Large scale map essential.

Read more

Erme stone row

A very approximate marker for the world's longest stone row. Don't think of going without a large scale ordnance survey map and compass.

Read more

Merrivale Stone Rows

Some of the most accessible stone rows on the moor are just near the Dartmoor Inn at Merrivale.

Read more



Based on the old river terminal for mined minerals, Morwellham is a mainly outdoor museum complex. It covers not only mining and river transportation but Victorian small town life.

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Saltram (SV)

Saltram House and gardens, owned by the National Trust may lie within Plymouth's boundary but they are far from urban.

A fine Adam House and a really pleasing estate with views of the Plym embankment.

Read more

Public Services

Artillery Range

Much of north Dartmoor is ignored on this map because of its use as an artillery range. I know it less well for this reason and because it was hard to access from Plymouth when I was young and carless.

Would be walkers in the range area must check safe times for access locally. Start with the 'read more' website and check the area at a local post office or store.

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Becky Falls

Fine beauty spot but a charge for entry.

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Fine scenery if you want a route across the moor avoiding the main roads.

There's a good clapper bridge in Bellever.

Berry Head

A headland giving a superb view of Torbay.

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Bolt Head

The section of the Coast Path between Bolt Head and Bolt Tail is usually considered one of the most spectacular in the whole area.

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Bolt Tail

An outstanding section of the coastal footpath.

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Bowerman's Nose

An amazing pile of rocks with a slight resemblance to a person's face.

Very popular in guides to Dartmoor and on postcards.

Can be combined for a wonderful walk with Hay Tor and Hound Tor.

Read more

Burrator Reservoir

Few cities can have reservoirs as visually delightful as this, on the edge of numerous fine walks.

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Cranmere Pool

Called a sight because there's nought else to call it but there's little enough to see.

This was the site of one of the first Dartmoor letterboxes, whose proliferation has put rabbits to shame.

Some of the major rivers start near here, to both the north and south Devon coasts.

Read more


Extremely picturesque junction of the East and West Dart rivers and an excellent walking terminus.

Read more

Dewerstone Rock

Because the picturesque Dewerstone rock, near Shaugh Bridge is one of the few Dartmoor sites suitable for climbing, most URLs found on Google are climbing rather than general information.

The website used in the 'Read more' section is an exception and if you scroll well down you will come to a picture and description.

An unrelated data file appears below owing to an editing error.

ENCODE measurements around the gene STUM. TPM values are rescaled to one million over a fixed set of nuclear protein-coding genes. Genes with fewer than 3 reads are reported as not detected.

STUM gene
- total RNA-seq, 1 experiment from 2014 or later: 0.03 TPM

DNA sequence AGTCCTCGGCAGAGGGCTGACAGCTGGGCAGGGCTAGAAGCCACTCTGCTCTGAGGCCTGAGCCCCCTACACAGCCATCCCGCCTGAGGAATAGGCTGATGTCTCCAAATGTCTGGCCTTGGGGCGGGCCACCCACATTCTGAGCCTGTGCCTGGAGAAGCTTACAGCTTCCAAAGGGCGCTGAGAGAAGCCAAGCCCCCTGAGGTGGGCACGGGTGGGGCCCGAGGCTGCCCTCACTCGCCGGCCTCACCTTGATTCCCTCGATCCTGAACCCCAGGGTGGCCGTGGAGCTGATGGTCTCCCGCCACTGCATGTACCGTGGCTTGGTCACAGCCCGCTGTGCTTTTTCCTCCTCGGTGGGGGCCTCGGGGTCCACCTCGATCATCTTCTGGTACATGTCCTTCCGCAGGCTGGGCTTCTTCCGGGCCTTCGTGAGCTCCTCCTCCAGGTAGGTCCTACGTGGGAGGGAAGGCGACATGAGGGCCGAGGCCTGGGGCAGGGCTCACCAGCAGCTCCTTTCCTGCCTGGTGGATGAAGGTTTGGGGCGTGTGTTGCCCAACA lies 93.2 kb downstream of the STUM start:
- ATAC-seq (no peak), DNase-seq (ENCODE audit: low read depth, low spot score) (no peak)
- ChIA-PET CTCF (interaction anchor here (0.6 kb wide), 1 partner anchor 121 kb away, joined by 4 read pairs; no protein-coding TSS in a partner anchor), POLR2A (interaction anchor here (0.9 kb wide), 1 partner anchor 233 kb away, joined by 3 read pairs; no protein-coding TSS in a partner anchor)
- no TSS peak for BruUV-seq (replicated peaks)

Read more

Double Waters

A spot of oustanding beauty, where the River Walkham joins the Tavy, itself a major tributary of the Tamar.

It can easily be reached from Magpie Bridge on the main Plymouth to Tavistock road [A386] or from Buckland Monarchorum.

Drake's Island

Drake's Island, once called St Nicholas Island and even earlier St Michael's was, for most post-Tudor history, used as a place of defence. This continued until after the second world war and it was only opened to the public in the 1960s!
Good historical information if you click on 'read more.'

Read more

Fingle Bridge

A particularly attractive bridge over the river Teign, near Drewsteignton. Wooded valley and an inn near the bridge.

Read more


The most easily reached of Dartmoor's prehistoric settlements.

Read more

Hay Tor Rocks

This is a good start for a very scenic group of tors and river walks.

There are still remains to be seen of an old horse trainline.

Read more

Lydford Gorge

Deepest gorge in Devon with spectacular walk beside waterfalls.

National Trust.

Read more

Penlee Point

A wooded walk from Cawsand/Kingsand leads to this peninsular. The walk is best combined [see 'read more'] with going on to Rame Head.

Adjacent peninsulas could hardly offer more variety.

Read more

Pew Tor

Pew Tor is one of the easiest to reach of all Dartmoor's tops from a car. It is an impressive tor with huge granite buildings and commands terrific views of moor and sea.

Read more

Rame Head

A headland giving superb views over what is often called the 'Forgotten Corner of Cornwall.' There is an old monk' chapel on the headland. Apart from the coast path as such, it can be combined with Penlee Point [q.v.] into an excellent circular walk from Cawsand.

Read more

River Yealm

A river little known outside Plymothians and Plymouth visitors, it has some lovely inland scenery [e.g. Harford] and a splendidly picturesque estuary [see Noss Mayo.]

Shaugh Bridge

Do two rivers meet here to form a third - Cad and Meavy to form the Plym - or is it where the Plym is joined by a tributary, the Meavy? Take your pick but either way it's a spot of superb beauty.

Above it is the village of Shaugh Prior with great views over moor and sea.

Read more